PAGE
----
Taking Volunteerism to New Heights: Bonus Years Hero Joanne Miller
When I think of my new friend Joanne Miller, aged 77 years, the three words that come to mind are service, energy and clarity. She is the walking, talking image of the ideas that I share at my “Refire Don’t Retire” talks, and I thought it would be a wonderful idea to feature Joanne in today’s blog post, the second in a series on Bonus Years Heroes.
Joanne has been recognized as Volunteer of the Year in Eau Claire, Wisconsin by two organizations since she retired twenty two years ago at 55. The two organizations are Visit Eau Claire and Friends of Eau Claire Regional Arts.
During her retirement she’s also written two books – the first, a reference manual for administrative office workers co-written with Susan Jaderstrom and Leonard Kruk and published by Random House in 2002 and the second, a textbook “Business English at Work“, in it’s third edition, co-written with Susan Jaderstrom and published by McGraw-Hill in 2006.
I sat down with Joanne recently to learn about her work with Visit Eau Claire that inspired the selection committee to bestow the State Volunteer of the Year honor on her. After hearing her story, I was delighted to learn that Joanne’s accomplishments here, as in other areas of her life, have been the result of her choices followed by her actions.
Here is her “refirement” story.
Joanne retired from her teaching position at Hartnell College in Salinas, CA in 1992 so she could have more flexibility in her life to do the things that were most important to her. She really loved her teaching job at the college, but her parents had recently passed away, and Joanne chose to assume the role of primary caregiver for her younger sister Sharon, born with Down Syndrome. Sharon is now 70 years old.
Although Joanne was retired from her teaching position, she wanted to keep contributing to the world around her and she started thinking about what she could do next in addition to caring for Sharon. Volunteer work seemed like it would fit the bill, so she started exploring the possibilities.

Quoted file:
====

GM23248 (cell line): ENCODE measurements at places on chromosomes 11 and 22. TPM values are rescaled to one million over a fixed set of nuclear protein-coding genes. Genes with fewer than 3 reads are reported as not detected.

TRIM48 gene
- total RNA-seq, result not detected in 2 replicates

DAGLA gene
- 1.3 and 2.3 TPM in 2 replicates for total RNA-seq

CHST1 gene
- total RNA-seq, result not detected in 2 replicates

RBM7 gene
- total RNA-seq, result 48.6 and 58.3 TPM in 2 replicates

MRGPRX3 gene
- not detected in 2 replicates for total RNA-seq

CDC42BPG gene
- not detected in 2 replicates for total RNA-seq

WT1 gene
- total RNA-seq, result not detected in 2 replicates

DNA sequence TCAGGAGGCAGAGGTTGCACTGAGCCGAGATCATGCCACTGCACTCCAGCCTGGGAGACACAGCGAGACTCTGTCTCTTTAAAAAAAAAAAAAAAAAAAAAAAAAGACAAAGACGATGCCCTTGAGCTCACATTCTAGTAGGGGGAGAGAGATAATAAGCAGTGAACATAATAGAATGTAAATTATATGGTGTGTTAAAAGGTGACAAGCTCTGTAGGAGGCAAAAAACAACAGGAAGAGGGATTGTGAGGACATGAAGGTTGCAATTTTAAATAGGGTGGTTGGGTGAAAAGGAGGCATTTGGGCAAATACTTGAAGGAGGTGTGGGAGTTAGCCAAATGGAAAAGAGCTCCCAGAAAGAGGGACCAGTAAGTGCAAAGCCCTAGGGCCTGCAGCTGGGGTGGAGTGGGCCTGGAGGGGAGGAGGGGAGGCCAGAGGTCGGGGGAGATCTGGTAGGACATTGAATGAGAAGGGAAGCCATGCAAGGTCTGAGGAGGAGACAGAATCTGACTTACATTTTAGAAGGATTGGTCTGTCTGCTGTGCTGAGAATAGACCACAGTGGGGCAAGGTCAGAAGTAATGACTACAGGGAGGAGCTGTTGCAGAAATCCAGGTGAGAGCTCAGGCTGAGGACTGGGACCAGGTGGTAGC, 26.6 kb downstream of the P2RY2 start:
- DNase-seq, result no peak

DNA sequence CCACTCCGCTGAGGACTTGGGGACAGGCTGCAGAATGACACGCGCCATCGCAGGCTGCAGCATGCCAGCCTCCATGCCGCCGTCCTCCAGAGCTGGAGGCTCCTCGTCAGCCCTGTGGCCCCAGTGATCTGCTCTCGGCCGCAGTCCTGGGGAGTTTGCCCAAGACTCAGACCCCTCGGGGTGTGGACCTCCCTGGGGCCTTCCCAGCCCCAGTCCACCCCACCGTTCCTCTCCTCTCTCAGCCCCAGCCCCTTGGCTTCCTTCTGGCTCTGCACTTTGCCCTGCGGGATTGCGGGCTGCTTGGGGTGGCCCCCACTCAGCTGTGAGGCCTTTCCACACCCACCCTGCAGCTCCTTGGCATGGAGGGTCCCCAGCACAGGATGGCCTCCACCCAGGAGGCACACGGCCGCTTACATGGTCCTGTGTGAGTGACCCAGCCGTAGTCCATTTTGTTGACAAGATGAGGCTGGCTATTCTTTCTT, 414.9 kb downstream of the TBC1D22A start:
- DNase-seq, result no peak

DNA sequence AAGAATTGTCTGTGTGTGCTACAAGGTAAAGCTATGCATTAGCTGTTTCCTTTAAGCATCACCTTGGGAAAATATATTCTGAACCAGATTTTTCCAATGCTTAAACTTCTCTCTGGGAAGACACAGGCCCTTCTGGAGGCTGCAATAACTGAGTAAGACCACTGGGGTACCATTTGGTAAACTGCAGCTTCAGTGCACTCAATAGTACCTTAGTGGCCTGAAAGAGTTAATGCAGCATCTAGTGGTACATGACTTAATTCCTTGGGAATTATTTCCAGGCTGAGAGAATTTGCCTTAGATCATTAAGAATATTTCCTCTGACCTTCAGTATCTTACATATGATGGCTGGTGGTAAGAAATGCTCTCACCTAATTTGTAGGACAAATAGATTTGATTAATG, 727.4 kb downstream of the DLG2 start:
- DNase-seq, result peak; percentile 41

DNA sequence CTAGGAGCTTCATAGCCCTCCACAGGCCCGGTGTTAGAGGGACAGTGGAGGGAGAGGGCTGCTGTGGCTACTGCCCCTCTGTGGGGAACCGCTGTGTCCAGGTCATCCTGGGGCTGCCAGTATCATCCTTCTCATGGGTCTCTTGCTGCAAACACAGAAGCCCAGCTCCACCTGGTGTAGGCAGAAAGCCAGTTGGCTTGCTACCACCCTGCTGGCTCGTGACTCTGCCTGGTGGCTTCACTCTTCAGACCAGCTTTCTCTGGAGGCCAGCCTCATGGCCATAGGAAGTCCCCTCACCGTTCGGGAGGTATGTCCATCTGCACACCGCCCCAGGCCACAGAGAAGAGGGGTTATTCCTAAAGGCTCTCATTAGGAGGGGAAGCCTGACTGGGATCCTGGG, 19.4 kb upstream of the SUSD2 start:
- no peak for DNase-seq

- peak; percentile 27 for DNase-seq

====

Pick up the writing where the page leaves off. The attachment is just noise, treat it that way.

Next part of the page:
“I started by generating two lists”, Joanne told me. “The first list was ‘Things I thought I could do’ and the second list was ‘Things I wanted to do’.” She looked for commonalities across the two lists to narrow in on the type of work that would be most satisfying for her. By thinking about her volunteer work in this way, Joanne was putting herself at choice and on the path to joy and fulfillment.
Armed with her vision of the work she wanted to do, she uncovered a volunteer opportunity at “Visit Eau Claire”. She joined up with the nonprofit and after volunteering there for several years the staff found Joanne to be so indispensable that they converted her volunteer job to a flexible part time paid position.
In the meantime, she founded the Friends of Eau Claire Regional Arts and ended up coordinating 350 volunteers that served as ushers for the various shows. She described herself as the ‘VCC’ (volunteer volunteer coordinator).
I wanted to understand the secret of Joanne’s success, so I asked her about the philosophies and practices that have guided her in work and in life.
Joanne’s primary guiding philosophies are:
1. Start from baby steps. Be willing to experiment and try new things. You might learn something about yourself and the world around you.
2. Go after what you think you want. Think about the intersection of what you think you can do and what you want to do.
3. Always impress in the job you have. Make an impression, do what’s unexpected; it always goes with you.
4. Enjoy what you are doing. Do your work joyfully without feeling you’re being put upon. Don’t let what others are thinking stop you from pursuing your goal.
Joanne’s daily practices:
1. Humor. She reads from a humorous book every day.
2. Proverbs. She reads from a book of proverbs daily to make sure her mind is set in the right way.
3. Meaningful activity. Taking good care of her sister starts her on her mission to make every day a good day.
4. Be happy for the day. Joanne looks to do something for others that will make them smile. She looks forward to the day to see what she can learn and what she can do for someone else. Her success is measured by the smile she creates in their eyes.